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January 24, 2009


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In my opinion, excellence is often achieved when taking risks that are often on the precipice of failure. The Oscars are all about rewarding the middlebrow, which is why Ron "Pitch It Down The Middle" Howard gets nominated often and why David Fincher neutered himself for one of his movies to finally receive a boatload of nominations. To claim those 5 films are the auterist ideal is sort of ridiculous.

And Courtney Hazlett is engaging in a practice that really pisses me off: Moviegoer Profiling. When I'm someone who sees different kinds of movies like "The Dark Knight", "Mad Detective", "A Christmas Tale", "Wall-E" and, yes, "Frozen River" all in one year, I would appreciate if one doesn't make assumptions about who I am based on liking one particular movie.

Then again, it doesn't surprise me that someone on cable news tries to reduce something complex into sweeping generalizations. That's their bread and butter.

Sam Adams

I think all that needs to be said about that clip is that MSNBC managed to misspell THREE of the five nominees' names. (Although I would like to place some investments with this "Merrill Streep.")

That said, Frozen River is pretty lousy.

Glenn Kenny

My irritation w/ Hazlett and MSNBC shouldn't be read as a commendation of "Frozen River," which, Melissa Leo aside, fails to escape the concern-troll taint so common in putatively socially conscious cinema of the day.


And I thought MSNBC was supposed to be the most liberal of the big three cable news outlets.

I can't believe this woman is still on the air after that remark about Spike Lee.

Tony Dayoub

It just amazes me that the Academy came SO down the middle this year. Hazlett's a f**kin' nitwit, but in arguing for it she inadvertently illustrates the following point. This year's Oscars seem to be compromised in order to boost their ratings, picking some audience favorites.

Of course, I didn't believe any of the following would be selected for a shitload of awards but to come out with zero nominations (!?) - where were the noms for "Burn After Reading"; "Che"; "A Christmas Tale"; "Gran Torino"; "Let the Right One In"; "Synechdoche, New York"?

Controversial movies, yes. But isn't lip service usually payed to at least one of those every year?


There seems to be a new c.w. starting to build around The Reader's wtf nominations, that rather than Harvey just muscling it into contention with his Harvey Voodoo, many Academy voters were feeling sentimental toward two of its recently-deceased, well-liked producers, Minghella and Pollack. Still, no one I'm aware of would make any cinephilic argument on behalf of it as a good film. We can't let this happen, oh the humanity, etc. Also, Frost/Nixon blows.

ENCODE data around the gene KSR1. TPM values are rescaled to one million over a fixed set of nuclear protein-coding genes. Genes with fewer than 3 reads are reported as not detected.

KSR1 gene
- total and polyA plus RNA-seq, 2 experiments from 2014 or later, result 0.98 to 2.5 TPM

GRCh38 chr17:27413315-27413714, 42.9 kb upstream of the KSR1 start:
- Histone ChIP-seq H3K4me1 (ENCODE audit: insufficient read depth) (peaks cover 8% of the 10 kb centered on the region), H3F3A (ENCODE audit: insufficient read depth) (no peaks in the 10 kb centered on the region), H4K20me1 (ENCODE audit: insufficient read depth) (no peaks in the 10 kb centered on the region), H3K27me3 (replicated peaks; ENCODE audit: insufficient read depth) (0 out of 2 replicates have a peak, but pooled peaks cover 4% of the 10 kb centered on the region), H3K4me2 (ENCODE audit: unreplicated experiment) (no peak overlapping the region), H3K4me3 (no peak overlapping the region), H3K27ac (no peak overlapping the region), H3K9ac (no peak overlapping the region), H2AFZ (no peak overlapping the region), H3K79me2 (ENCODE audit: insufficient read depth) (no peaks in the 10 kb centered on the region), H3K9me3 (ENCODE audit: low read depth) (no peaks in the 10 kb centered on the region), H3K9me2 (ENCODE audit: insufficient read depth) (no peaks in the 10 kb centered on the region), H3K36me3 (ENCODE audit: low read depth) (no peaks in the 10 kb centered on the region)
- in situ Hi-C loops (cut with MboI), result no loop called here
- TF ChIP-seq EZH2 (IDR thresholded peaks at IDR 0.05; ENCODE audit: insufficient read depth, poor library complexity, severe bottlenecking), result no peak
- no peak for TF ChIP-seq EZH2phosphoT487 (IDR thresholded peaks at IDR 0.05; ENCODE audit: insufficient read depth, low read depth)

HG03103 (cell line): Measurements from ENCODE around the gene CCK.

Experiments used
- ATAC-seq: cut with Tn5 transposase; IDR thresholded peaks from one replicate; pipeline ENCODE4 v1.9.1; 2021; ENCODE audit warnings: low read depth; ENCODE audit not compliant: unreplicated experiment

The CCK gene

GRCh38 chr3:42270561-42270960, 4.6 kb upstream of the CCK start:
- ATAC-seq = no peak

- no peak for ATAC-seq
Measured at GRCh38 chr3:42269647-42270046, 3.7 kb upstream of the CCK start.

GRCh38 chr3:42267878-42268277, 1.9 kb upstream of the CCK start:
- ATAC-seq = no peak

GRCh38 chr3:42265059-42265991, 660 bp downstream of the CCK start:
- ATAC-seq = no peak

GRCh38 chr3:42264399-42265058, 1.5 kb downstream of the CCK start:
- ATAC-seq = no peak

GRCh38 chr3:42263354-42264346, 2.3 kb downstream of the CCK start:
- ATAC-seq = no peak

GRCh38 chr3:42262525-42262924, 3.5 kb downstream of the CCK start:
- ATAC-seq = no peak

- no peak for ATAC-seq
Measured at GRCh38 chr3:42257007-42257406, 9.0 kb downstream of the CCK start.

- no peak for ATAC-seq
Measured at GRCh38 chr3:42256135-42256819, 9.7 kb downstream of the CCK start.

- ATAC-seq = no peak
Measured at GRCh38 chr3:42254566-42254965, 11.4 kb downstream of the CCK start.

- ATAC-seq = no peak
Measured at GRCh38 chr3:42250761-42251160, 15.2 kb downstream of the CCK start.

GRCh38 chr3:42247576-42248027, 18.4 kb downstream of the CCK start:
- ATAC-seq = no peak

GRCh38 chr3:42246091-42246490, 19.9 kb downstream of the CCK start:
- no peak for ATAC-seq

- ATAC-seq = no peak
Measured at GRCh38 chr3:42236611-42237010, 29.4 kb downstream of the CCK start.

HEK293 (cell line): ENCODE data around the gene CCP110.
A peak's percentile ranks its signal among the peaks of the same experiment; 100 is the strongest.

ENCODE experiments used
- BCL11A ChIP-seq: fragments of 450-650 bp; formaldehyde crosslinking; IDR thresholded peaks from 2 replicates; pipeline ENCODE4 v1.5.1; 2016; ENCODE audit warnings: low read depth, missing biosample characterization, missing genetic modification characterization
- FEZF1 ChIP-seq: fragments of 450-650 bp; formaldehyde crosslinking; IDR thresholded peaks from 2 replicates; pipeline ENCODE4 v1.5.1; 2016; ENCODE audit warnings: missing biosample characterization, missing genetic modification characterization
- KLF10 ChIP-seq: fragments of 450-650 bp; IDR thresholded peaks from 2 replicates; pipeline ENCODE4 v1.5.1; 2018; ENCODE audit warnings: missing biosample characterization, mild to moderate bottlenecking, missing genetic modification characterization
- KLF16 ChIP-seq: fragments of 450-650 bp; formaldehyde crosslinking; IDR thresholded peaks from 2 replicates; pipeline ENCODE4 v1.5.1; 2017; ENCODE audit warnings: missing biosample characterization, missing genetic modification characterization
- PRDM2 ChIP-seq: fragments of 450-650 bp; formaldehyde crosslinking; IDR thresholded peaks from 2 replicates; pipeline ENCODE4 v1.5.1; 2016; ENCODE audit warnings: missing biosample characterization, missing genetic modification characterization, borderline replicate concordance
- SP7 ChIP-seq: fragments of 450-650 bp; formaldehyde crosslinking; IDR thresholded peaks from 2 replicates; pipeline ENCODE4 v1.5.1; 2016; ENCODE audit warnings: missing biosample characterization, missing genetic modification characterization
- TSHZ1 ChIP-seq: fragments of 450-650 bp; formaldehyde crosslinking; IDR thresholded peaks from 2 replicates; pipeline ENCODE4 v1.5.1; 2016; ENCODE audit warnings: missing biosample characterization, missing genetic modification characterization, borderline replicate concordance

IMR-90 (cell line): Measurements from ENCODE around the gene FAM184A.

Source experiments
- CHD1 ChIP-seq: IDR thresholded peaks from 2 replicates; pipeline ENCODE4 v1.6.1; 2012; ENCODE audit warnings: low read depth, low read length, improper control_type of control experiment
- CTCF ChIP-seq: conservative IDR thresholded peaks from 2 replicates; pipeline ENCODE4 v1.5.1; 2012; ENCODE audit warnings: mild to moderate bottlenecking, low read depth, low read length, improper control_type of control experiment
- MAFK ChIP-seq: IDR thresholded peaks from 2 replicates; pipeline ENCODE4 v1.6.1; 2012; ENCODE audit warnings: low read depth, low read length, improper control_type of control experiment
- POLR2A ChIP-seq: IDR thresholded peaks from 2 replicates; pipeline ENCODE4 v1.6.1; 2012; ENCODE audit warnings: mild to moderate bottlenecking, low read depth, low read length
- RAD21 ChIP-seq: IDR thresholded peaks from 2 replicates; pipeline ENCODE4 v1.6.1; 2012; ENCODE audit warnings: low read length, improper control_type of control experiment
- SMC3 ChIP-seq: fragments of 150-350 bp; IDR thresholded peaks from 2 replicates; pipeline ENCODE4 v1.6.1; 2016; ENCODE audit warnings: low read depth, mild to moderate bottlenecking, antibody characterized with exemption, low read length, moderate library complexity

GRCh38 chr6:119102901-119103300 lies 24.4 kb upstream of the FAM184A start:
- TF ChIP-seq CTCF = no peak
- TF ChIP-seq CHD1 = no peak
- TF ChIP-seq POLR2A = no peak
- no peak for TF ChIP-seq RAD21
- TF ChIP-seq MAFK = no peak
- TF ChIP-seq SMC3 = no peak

I keep thinking I want to go watch Frozen River just out of anger at Hazlett's outrageously moronic comments. But I can't seem to stop finding better things to do.

Peter Nellhaus

Has Ms. Hazlett's not heard of "The Peoples Choice Awards"? Is she incapable of getting a screener so she can find out for herself why Academy members might like Frozen River?

Thanks for sharing, Glenn. Another reason to be glad I don't have cable.


Sam Adams, "Merrill" Streep is what happens when you get all cavalier about editors.

Not to mention effing fact checkers.

Ryland Walker Knight

late addition to your late aside: wow, that's a lady i never want to see. ever. ever again.

the other day, my friend said, "it's like always. it's like 4 movies came out." yea, this trend will never stop, and the only way to get around it, it seems, is to just fucking QUIT. the only reason i'll watch is for mickey. especially now that sally ain't gonna be there. even typing this thing, and watching that minute of that dummmmmmmmmm broad (yup! used that word!) is a waste of my brain.

i saw a straub-huillet and an ophuls this weekend. and they were both REAL FUCKING MOVIES, REALLY GREAT ART. i'm'a go award them a shit ton of my brain. later!


Ryland, which Ophuls? **deep happy sigh at the very thought of Ophuls**

As a film-preservationist freak, I am developing my own beef with the Oscars, in that these films seem to crowd other, often much worthier ones off the shelf when it comes to choosing which movies get onto DVD or have any traction at all in the public mind. (Although even the Academy's imprimatur can't help some films from Hollywood's Stone Age, aka anything made before Gone with the Wind--I had to buy 1935 Best Picture nominee Ruggles of Red Gap in France.) There's just no reason for a lumbering kitschfest like The Greatest Show on Earth or earnest bore like Gentleman's Agreement to be so easy to find when I can't get Man's Castle on DVD -- or Caught, for that matter.

But I suppose if I brought this problem up with Ms Hazlett or her numerous ilk she would tell me not to be so effete.

Since we're all being grumpy anyway, may I take this opportunity to say how much I hate TCM's 30 Days of Oscar, aka 30 Days of Films We're Seen Enough Damn Times Already?

And yet I admit it, I will watch the Oscars, of course I will. I have to, it's the Ignatius J. Reilly in me.

bill r.